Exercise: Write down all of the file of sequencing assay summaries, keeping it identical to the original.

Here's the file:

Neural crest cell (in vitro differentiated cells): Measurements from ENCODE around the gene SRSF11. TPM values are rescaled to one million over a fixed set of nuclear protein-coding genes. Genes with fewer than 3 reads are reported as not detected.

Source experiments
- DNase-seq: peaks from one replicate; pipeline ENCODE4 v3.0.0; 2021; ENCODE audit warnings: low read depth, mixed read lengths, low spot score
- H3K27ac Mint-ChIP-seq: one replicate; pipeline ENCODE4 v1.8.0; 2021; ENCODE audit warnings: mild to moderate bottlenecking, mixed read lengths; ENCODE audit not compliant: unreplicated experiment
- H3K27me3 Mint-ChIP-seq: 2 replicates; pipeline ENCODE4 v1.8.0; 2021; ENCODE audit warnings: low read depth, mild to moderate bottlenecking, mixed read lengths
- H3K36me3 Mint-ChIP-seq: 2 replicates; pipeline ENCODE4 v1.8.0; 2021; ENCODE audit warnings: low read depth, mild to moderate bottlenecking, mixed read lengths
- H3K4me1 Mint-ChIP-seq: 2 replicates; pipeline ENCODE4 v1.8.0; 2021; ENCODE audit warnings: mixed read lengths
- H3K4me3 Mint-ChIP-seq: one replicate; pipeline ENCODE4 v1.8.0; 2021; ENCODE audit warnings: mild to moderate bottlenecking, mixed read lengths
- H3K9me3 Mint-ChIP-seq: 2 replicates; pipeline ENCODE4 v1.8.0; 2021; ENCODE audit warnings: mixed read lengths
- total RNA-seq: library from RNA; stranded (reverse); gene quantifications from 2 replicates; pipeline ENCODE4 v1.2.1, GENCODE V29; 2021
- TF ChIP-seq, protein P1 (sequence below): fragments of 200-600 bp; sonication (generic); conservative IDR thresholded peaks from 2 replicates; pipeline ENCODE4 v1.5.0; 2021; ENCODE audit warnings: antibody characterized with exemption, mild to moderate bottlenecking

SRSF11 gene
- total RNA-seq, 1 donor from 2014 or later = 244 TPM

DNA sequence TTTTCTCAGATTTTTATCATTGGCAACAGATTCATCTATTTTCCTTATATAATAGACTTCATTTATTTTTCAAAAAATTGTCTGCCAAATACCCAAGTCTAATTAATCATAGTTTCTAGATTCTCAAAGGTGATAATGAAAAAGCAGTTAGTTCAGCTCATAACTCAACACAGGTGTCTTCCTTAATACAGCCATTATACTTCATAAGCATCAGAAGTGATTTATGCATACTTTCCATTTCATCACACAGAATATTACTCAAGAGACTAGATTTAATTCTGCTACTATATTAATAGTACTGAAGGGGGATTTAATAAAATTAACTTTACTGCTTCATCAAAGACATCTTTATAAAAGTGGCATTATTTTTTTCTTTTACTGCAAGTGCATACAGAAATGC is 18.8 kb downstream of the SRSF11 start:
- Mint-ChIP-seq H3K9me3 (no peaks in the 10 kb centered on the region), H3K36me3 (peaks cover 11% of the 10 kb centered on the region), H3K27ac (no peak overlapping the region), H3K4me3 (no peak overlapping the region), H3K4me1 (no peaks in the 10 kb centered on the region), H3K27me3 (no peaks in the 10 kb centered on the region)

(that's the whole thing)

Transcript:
Neural crest cell (in vitro differentiated cells): Measurements from ENCODE around the gene SRSF11. TPM values are rescaled to one million over a fixed set of nuclear protein-coding genes. Genes with fewer than 3 reads are reported as not detected.

Source experiments
- DNase-seq: peaks from one replicate; pipeline ENCODE4 v3.0.0; 2021; ENCODE audit warnings: low read depth, mixed read lengths, low spot score
- H3K27ac Mint-ChIP-seq: one replicate; pipeline ENCODE4 v1.8.0; 2021; ENCODE audit warnings: mild to moderate bottlenecking, mixed read lengths; ENCODE audit not compliant: unreplicated experiment
- H3K27me3 Mint-ChIP-seq: 2 replicates; pipeline ENCODE4 v1.8.0; 2021; ENCODE audit warnings: low read depth, mild to moderate bottlenecking, mixed read lengths
- H3K36me3 Mint-ChIP-seq: 2 replicates; pipeline ENCODE4 v1.8.0; 2021; ENCODE audit warnings: low read depth, mild to moderate bottlenecking, mixed read lengths
- H3K4me1 Mint-ChIP-seq: 2 replicates; pipeline ENCODE4 v1.8.0; 2021; ENCODE audit warnings: mixed read lengths
- H3K4me3 Mint-ChIP-seq: one replicate; pipeline ENCODE4 v1.8.0; 2021; ENCODE audit warnings: mild to moderate bottlenecking, mixed read lengths
- H3K9me3 Mint-ChIP-seq: 2 replicates; pipeline ENCODE4 v1.8.0; 2021; ENCODE audit warnings: mixed read lengths
- total RNA-seq: library from RNA; stranded (reverse); gene quantifications from 2 replicates; pipeline ENCODE4 v1.2.1, GENCODE V29; 2021
- TF ChIP-seq, protein P1 (sequence below): fragments of 200-600 bp; sonication (generic); conservative IDR thresholded peaks from 2 replicates; pipeline ENCODE4 v1.5.0; 2021; ENCODE audit warnings: antibody characterized with exemption, mild to moderate bottlenecking

SRSF11 gene
- total RNA-seq, 1 donor from 2014 or later = 244 TPM

DNA sequence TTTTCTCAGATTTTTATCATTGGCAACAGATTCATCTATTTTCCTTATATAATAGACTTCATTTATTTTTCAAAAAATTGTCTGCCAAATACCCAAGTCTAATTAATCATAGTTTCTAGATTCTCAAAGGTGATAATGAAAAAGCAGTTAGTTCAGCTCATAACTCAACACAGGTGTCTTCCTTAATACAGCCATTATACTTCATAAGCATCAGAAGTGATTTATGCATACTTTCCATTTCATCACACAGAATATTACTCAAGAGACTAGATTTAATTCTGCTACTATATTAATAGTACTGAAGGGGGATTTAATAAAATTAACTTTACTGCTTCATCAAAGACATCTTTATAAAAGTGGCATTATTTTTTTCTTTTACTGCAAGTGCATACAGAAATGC is 18.8 kb downstream of the SRSF11 start:
- Mint-ChIP-seq H3K9me3 (no peaks in the 10 kb centered on the region), H3K36me3 (peaks cover 11% of the 10 kb centered on the region), H3K27ac (no peak overlapping the region), H3K4me3 (no peak overlapping the region), H3K4me1 (no peaks in the 10 kb centered on the region), H3K27me3 (no peaks in the 10 kb centered on the region)